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Build Better: The Role of Building Codes in Sustainable & Resilient Design

Written By Christian Marshall, BSc., ArE, BIA

Images Supplied By GSA Architecture + Interior Design

The art of building grew through the ages out of humankind’s desire for shelter from the elements.  Different architectural solutions developed in response to particular climatic and environmental challenges, utilising technology and methods available at the time.  This produced a wide variety of building forms from the igloo in the frigid north to the hacienda in arid regions and everything in between.  These structures remain both resilient and sustainable in their climatic context, as they were born out of their particular environment and the local resources available. 

The issue of how to build sustainably is largely a self-inflicted problem: global travel helped design influences spread, and they were sometimes successfully adapted to different climates, but often introduced significant problems. For example, early European settlers to Barbados brought building designs and methods suited to temperate climatic conditions.  Transplanting these buildings into our tropical climate proved to be both unsustainable and non-resilient.  The ravages of hurricanes in the 1600’s, 1700’s and 1800’s severely damaged or destroyed many of these buildings, providing the driving force to amend the local design criteria.  Each time the buildings were rebuilt experience improved both sustainability and resilience given the demands of the tropical environment.  Larger windows and sacrificial verandas were added to improve comfort conditions by providing light, natural ventilation, and shade.  Hoods and shutters were incorporated for security, privacy, and functionality in both sun and rain conditions.  Roof shapes were revised and roof parapets incorporated to mitigate the destructive impacts of hurricanes.  This progressive development of tropical design criteria was driven by necessity and was reflected throughout society’s architecture from the plantation home to the chattel house. 

In more recent decades, improved communication, accessible travel, and the relatively recent introduction of the Internet have created an explosion of information, and with it a vast uncontrolled assault on building design.  It is not uncommon to see building forms developed out of foreign climatic and environmental conditions yet again transplanted into our harsh tropical environment.  These buildings largely depend on advances in both engineering and technology: they require advanced structural solutions to mitigate the impact of hurricanes, mechanical comfort control, and photovoltaic and other renewable energy sources to alleviate high energy demands.  Whilst these buildings can be engineered to be resilient, the sustainability is questionable regardless of renewable energy sources and they still impose issues that more thoughtful design would avoid and remain unsympathetic to Barbadian history and culture.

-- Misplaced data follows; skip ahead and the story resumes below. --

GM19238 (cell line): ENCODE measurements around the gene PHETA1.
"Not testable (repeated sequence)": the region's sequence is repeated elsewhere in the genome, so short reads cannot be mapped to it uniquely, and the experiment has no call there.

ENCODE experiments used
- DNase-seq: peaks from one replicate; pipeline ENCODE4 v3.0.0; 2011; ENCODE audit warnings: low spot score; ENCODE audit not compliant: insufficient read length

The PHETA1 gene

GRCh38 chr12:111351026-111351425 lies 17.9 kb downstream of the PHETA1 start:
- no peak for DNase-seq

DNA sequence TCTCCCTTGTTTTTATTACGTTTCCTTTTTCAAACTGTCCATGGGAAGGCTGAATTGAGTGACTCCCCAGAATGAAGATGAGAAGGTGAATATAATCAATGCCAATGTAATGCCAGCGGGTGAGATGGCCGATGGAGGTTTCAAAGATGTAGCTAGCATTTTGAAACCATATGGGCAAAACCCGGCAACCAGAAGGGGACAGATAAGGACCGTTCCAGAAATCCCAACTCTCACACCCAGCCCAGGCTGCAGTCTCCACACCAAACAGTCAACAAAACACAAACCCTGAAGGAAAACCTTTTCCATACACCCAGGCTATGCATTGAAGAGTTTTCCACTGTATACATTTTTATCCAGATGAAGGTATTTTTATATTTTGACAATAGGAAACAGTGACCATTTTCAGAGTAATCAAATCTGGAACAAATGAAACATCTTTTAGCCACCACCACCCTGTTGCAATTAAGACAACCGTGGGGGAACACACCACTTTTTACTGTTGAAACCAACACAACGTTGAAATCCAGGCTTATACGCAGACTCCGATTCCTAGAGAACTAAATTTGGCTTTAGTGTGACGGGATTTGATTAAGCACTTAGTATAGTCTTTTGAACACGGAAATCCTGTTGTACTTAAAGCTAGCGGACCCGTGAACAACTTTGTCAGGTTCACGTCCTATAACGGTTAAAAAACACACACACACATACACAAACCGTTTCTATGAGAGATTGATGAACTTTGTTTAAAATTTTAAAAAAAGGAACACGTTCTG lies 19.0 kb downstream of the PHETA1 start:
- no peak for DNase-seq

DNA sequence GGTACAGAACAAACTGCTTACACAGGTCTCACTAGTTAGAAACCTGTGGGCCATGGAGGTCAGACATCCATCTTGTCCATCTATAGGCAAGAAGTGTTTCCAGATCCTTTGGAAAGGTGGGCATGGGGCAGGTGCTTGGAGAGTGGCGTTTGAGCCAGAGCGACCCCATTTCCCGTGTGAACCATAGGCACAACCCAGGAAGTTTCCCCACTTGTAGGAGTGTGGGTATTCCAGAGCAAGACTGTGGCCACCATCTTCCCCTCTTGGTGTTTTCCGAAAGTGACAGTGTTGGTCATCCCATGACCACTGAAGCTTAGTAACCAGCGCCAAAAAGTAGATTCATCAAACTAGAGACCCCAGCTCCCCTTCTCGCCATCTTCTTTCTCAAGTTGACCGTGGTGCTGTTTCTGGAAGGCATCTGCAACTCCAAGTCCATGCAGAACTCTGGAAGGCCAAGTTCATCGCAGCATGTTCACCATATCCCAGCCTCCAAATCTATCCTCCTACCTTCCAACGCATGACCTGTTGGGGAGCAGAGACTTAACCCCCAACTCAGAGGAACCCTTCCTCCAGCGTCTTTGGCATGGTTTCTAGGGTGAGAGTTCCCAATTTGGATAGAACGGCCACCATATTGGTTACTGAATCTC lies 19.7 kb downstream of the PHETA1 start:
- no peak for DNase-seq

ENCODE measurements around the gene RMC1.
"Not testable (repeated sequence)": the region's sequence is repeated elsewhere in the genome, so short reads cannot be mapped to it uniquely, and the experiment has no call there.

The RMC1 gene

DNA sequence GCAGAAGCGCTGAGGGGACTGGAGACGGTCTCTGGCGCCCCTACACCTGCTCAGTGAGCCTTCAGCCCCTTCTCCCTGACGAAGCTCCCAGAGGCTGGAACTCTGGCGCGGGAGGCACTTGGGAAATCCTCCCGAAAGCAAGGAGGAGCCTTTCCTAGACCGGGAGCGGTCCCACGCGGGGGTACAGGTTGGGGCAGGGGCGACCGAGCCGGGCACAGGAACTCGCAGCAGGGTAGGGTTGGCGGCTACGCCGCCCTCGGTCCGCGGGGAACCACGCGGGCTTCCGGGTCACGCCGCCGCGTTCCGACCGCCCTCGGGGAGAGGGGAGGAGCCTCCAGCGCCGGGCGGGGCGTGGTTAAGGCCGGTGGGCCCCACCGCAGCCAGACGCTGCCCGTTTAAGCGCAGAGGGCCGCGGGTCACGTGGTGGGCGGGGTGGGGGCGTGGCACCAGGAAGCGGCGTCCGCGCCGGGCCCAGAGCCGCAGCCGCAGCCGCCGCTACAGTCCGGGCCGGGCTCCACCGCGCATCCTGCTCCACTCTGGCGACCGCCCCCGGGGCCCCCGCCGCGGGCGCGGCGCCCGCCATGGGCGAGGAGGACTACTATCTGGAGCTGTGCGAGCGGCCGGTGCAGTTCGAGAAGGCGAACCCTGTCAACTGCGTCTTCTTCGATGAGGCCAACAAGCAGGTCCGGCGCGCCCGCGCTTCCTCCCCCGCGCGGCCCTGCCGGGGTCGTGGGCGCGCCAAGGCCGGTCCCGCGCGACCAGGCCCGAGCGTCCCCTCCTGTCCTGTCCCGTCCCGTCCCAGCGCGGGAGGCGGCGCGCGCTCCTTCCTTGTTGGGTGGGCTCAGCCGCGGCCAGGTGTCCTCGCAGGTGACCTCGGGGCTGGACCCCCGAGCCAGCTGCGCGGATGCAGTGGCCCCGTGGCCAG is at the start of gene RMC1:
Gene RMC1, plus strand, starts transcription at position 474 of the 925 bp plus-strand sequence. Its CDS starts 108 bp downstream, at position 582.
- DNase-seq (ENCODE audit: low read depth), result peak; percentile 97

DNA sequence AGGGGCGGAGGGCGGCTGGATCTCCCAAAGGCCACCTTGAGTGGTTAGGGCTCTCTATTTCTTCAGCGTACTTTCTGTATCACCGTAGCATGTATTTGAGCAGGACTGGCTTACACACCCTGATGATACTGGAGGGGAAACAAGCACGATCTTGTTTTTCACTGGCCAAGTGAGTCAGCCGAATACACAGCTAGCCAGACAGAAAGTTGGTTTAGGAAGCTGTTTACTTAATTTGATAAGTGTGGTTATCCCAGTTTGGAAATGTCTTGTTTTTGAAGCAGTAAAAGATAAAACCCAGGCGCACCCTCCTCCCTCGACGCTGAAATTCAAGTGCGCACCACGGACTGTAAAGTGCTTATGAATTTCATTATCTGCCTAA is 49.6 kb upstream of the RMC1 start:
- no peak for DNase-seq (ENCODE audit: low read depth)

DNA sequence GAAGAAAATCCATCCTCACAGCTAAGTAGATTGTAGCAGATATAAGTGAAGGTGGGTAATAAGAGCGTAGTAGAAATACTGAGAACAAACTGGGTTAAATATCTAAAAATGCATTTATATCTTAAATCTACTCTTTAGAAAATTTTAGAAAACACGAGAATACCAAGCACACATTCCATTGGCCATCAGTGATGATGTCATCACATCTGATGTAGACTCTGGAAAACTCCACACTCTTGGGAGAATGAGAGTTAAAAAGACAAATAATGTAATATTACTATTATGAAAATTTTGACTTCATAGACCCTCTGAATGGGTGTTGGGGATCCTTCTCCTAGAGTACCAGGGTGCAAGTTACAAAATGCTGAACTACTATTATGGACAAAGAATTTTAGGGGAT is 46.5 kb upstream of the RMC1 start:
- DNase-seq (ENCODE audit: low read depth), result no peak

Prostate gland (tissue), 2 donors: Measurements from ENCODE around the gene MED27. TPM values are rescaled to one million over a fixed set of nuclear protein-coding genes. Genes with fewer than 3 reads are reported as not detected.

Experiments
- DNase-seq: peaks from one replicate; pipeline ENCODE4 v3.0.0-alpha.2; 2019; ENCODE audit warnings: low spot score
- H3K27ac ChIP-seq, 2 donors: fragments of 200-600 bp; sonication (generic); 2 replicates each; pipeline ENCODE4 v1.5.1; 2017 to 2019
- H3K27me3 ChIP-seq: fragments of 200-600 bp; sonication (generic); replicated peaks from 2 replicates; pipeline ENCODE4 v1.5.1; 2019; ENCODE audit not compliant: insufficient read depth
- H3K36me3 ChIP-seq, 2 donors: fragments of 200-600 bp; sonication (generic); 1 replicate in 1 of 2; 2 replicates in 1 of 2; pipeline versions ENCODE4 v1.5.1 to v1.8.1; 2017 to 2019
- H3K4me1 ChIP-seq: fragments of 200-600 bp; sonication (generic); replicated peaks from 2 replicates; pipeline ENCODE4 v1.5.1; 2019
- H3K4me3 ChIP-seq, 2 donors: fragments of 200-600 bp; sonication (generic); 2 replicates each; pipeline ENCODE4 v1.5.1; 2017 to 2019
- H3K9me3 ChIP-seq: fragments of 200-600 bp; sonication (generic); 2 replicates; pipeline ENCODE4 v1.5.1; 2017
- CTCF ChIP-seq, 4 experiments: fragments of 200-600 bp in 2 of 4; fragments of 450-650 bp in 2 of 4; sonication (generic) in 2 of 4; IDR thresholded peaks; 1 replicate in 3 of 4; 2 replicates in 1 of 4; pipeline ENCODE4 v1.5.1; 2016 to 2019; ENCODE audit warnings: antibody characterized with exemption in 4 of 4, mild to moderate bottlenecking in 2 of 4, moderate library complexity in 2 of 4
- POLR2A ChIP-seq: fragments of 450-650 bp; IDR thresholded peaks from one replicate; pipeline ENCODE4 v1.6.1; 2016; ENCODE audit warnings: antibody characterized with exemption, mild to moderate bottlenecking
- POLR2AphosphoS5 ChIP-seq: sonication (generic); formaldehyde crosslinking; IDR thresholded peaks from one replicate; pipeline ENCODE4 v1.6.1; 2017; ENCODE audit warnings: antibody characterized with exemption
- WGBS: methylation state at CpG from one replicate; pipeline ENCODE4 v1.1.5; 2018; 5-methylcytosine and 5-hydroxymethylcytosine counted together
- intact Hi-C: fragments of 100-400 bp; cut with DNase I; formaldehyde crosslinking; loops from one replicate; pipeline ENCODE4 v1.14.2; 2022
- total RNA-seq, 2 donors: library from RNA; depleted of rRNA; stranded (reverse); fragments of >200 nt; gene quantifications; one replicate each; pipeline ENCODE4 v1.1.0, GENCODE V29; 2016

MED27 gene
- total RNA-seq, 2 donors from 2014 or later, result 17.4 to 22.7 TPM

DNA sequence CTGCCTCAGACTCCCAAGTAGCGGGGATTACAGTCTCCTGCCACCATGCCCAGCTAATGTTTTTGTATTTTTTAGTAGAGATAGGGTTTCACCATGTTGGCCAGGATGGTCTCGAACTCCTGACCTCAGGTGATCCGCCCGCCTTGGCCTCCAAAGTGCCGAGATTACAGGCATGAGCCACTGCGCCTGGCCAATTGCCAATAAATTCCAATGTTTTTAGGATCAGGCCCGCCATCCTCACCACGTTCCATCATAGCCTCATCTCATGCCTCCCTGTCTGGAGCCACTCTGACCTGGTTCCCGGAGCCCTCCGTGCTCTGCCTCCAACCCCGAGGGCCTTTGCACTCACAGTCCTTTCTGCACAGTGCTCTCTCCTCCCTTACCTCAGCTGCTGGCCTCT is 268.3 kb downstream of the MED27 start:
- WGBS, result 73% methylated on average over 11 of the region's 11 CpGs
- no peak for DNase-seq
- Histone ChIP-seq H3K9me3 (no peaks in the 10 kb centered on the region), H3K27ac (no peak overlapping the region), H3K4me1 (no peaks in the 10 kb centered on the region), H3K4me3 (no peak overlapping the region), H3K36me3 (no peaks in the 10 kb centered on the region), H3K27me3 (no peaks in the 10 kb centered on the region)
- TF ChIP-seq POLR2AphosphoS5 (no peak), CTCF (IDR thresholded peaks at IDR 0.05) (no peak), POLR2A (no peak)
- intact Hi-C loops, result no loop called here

The explosion of information is matched, or even exceeded, by the explosion of misinformation available to the public and designers alike.  Whilst engineering and technology gives us the tools to build almost anything we can dream of, it is prudent to set minimum design codes that both educate and regulate the design and implementation of future building development.  This goal is reflected in the LEED (Leadership in Energy and Environmental Design) Green Building Certification Program, and other design certification programs aimed at energy efficiency and sustainability for a better planet. 

In 2013, the Barbados Government introduced a new building design code, replacing an earlier code from 1997.  In the interest of economy and practicality, the new code was adapted from temperate country building codes suited to climatic and cultural conditions foreign to Barbados.  Much time, effort, and good intent was invested in adapting the foreign code to local needs, and whilst many provisions in the code are applicable worldwide, it presents significant climatic and cultural challenges.  Much like the introduction of foreign building design to Barbados in the 1600’s and 1700’s, the code was developed out of climatic and environmental conditions that are irrelevant to sustainability and resilience in the tropical context.  Whilst specific references to climatic issues such as snow or freezing temperatures can be easily excluded, the underlying premise of the original foreign code is born out of a culture and tradition in spatial planning for combating temperate conditions; not tropical conditions where natural ventilation and shade provision are paramount. 

The integration of sustainability and resilience into our local building codes is intended to promote positive results, but to be effective they must speak to the tropical context and employ passive design solutions over heavy reliance on engineering and technology developed for foreign climates and lifestyles. 

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